Blog · Aug 2, 2016

How to be Prepared for Anything – the Olympian way

In the last days before competition there is normally lots of talk in the media about final preparations. What are the athletes, swimmers, rowers, hockey players, boxers doing in the final days?

I can only talk from personal experience about what I, we in the men’s rowing 8, were doing in 2000 and in essence we were looking to do the same as we’d tried to do for the previous two years. Except it wasn’t that easy.

We arrived in Sydney about 5 days before our first race and what had changed was that we were in a new environment. A weird, awesome, busy environment where we were surrounded by other sports men and women, who were all different sizes and shapes. Some of whom were wearing the same kit as us and therefore were clearly on our team, yet we’d never met them before. Most of the athletes weren’t on our team, some were world famous and some were completely unknown, some were from the richest countries in the world and some were from the poorest – It was, and still is a very unusual environment.

The second significant difference for the team and I, was that our competitors were around, living in the same village, eating in the same dining hall and training on the same lake as us – so we were very aware of the image we hoped to portray to them. The third key difference, was that the media were vaguely interested in us. But, the same as it had ever been, we were still trying to row better and more effectively than we had done before.

While we were doing less training in the final days before our race, no land training and not many miles on the water, we were still focusing on the same things that we’d spent years trying to improve, our boat speed.

We’d spent a long time working on how we moved our hands, our backs, our legs, how we communicated together, whose opinions were of value, how to bounce back when things went wrong, how to continue to build our momentum, how to continue to learn from each other, how to use our Bull***t filters and how to be clinically focused on our performance.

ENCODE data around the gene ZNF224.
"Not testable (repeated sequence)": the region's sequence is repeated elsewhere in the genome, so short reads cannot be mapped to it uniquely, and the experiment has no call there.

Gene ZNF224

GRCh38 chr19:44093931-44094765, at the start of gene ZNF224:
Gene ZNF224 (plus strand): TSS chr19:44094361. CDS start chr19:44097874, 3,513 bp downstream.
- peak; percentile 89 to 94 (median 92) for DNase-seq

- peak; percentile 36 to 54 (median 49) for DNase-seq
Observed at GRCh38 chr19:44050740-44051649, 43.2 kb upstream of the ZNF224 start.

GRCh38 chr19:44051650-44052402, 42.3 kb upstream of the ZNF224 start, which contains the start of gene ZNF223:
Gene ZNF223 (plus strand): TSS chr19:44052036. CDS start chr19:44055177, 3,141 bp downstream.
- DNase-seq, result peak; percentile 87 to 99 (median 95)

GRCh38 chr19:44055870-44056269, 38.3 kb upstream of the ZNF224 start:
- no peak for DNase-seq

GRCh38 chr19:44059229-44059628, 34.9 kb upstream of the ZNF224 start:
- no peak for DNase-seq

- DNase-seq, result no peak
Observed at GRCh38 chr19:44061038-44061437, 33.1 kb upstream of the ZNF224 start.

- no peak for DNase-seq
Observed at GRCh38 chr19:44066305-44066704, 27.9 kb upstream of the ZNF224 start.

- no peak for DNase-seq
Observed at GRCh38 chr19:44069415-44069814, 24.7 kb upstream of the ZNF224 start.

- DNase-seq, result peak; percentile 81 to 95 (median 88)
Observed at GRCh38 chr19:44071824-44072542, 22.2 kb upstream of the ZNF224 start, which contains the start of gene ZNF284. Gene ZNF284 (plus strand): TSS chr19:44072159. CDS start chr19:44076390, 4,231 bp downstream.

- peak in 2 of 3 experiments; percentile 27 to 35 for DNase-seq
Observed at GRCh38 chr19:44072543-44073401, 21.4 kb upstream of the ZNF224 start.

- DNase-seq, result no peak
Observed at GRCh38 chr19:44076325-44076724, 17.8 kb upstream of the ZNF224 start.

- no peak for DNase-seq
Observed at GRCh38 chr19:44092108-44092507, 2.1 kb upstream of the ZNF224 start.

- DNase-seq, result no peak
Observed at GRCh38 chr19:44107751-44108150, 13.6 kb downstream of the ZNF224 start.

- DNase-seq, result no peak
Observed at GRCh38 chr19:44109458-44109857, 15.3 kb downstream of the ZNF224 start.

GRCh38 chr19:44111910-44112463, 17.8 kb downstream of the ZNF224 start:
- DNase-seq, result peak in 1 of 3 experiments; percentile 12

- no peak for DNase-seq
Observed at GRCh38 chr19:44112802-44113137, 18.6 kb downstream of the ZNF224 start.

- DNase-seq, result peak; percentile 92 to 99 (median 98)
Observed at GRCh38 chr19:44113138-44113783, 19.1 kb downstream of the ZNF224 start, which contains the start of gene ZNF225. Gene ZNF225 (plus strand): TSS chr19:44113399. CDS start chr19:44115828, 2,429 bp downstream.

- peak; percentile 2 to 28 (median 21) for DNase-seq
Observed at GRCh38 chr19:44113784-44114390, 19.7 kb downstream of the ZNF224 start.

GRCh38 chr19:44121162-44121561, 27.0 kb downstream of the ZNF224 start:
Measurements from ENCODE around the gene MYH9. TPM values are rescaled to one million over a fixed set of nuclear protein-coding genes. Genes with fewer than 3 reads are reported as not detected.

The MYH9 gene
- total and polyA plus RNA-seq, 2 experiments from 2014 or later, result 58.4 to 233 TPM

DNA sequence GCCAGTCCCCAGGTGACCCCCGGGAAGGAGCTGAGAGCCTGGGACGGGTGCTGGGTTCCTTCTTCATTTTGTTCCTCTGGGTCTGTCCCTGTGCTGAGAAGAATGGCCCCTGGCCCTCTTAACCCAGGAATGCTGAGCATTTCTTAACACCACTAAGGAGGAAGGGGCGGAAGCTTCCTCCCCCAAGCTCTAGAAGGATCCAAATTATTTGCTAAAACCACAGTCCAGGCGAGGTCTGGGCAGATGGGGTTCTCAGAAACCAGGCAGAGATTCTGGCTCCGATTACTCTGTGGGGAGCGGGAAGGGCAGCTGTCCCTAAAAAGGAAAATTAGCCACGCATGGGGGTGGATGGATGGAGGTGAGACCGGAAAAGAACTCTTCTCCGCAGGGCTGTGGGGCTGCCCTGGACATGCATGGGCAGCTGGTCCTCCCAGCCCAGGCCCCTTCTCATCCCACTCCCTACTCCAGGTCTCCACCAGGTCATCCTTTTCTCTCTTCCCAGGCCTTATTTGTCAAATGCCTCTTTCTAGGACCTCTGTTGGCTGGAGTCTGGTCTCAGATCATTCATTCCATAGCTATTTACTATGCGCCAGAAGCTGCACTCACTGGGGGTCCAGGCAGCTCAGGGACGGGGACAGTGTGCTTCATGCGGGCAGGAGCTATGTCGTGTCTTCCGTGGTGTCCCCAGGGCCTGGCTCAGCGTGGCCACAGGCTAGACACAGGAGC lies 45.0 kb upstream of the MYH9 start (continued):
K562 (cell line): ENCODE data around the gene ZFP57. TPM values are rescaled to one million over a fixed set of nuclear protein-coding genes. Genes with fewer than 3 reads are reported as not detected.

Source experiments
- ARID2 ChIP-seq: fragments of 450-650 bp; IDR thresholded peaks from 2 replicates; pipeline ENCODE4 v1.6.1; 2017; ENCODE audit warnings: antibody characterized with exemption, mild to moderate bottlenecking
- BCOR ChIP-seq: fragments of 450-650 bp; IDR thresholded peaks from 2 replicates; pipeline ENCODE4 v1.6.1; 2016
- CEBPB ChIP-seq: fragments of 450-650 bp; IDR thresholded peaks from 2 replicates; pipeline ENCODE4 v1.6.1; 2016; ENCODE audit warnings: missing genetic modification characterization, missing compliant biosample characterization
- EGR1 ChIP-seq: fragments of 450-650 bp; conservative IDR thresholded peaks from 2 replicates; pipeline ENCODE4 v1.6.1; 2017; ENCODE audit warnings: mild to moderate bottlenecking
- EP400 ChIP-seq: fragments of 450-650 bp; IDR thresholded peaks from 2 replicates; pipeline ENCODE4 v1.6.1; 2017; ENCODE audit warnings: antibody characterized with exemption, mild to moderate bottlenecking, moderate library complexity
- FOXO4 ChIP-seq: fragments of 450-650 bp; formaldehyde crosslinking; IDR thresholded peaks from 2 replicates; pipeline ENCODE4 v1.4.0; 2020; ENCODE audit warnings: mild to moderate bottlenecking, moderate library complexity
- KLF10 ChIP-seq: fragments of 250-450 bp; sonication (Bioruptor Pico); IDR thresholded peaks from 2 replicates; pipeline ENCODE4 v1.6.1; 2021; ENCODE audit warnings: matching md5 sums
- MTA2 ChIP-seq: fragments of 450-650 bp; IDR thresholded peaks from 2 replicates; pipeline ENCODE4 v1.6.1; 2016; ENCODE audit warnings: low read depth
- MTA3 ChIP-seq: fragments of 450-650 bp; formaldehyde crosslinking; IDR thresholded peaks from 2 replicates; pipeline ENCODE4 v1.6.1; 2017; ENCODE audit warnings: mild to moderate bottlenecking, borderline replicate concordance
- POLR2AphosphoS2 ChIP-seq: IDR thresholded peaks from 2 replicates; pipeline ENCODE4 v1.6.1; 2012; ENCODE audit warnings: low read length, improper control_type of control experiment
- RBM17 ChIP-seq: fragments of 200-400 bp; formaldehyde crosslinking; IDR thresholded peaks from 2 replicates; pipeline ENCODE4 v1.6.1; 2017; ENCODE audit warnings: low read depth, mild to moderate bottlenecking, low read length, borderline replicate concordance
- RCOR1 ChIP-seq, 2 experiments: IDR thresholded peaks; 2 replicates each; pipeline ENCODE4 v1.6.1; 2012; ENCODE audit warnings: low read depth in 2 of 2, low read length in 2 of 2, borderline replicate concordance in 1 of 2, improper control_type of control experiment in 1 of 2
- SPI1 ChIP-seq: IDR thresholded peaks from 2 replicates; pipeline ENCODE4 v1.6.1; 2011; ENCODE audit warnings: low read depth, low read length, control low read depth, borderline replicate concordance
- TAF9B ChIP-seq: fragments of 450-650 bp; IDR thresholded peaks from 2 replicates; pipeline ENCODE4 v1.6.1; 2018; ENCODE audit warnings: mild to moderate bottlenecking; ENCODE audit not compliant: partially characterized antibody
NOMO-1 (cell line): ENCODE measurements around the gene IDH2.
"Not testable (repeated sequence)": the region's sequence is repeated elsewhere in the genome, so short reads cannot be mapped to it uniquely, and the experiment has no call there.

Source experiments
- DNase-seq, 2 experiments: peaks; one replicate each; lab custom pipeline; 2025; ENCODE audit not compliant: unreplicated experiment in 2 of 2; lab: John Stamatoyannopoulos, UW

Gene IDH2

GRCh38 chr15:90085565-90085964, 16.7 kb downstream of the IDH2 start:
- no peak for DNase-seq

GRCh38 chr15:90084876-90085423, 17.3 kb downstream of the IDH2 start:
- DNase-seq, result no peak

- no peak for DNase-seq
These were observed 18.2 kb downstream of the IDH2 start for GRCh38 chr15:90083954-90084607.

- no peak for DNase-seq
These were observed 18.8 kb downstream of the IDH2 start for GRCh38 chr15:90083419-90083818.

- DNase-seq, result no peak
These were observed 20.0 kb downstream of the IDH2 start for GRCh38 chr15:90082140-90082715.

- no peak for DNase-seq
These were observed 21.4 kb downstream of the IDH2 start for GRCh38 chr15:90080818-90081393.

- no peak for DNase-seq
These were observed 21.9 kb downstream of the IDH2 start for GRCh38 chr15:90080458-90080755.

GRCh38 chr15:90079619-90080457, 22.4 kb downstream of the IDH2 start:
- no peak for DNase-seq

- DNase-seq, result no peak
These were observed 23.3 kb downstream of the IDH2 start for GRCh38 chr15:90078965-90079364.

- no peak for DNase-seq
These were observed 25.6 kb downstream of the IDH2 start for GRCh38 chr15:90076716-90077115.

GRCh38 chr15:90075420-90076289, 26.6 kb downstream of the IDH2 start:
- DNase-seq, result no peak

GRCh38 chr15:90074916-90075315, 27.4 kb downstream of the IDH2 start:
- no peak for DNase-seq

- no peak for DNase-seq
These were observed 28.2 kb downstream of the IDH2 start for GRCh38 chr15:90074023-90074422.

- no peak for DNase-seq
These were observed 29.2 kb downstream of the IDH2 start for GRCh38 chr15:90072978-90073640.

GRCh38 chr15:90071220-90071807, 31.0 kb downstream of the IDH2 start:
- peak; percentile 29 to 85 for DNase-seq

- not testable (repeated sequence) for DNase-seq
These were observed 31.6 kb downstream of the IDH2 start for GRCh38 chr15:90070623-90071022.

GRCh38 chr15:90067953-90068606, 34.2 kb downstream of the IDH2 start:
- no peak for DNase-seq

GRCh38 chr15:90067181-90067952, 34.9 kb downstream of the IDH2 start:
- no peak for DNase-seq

In the final days we had to continue to focus on, and control, the things that we could control. Racing is in so many ways the same as training. Yes, we let ourselves feel more pressure and the environment is very different, but it is still rowing, the intensity goes up, but we had worked hard to train the way we wanted to race, to maintain the focus the drive and energy every day, not just for the last week. In the last week we were still making changes, but they weren’t new things, they were just part of the improvement process that we’d been working on. They were small refinements to the skills we’d worked on for years to improve and develop.

Be as good as you can be

The other day I was listening to a programme on Radio 5 live, ‘Victoria Pendleton’s Mind of a Cyclist’, what struck me was that Victoria, Chris Hoy and Bradley Wiggins all had a similar view of training and preparation. They all worked incredible hard every single day to do their best. To be as good as they could be. Day in day out. Each and every day they focused on excellence.

Whether it be the day of an Olympic final, a stage of the Tour de France or a day training in the middle of winter. How do you treat each day? Tomorrow when you get out of bed, when you arrive in at work, will you make a decision to be as good as you can be? That you will deal with whatever comes along as well as you can? Or are you saving yourself, your best days for the ‘big day’. My view is that if we save ourselves for the ‘big day’ when it comes along we won’t be as good as we could have been. Relying on a last few hours or days of preparation is not enough. Yes, we can continue to learn and improve in the last days, but on the ‘big day’ we all need to rely on the months and years of hard work, on the habits that we have built and honed.

It will be great to be back in an Olympic environment this month, to be surrounded by people who have absolute clarity and a focus on performance. I’m looking forward to learning as much as I can, lessons that we can all apply to being as good as we can be every day in business.

The Will It Make The Boat Go Faster? Performance Principles and Preparation

Ben’s good preparation techniques included focusing on their goal, focusing on performance and how the crew would work most effectively together as a team. In the last weeks before the race, the team continued to focus and deliver on the good habits they had built, adjusting to the changes in their circumstance by controlling the things they were still able to control and being as good as they can be every day, to be even better on their big day.

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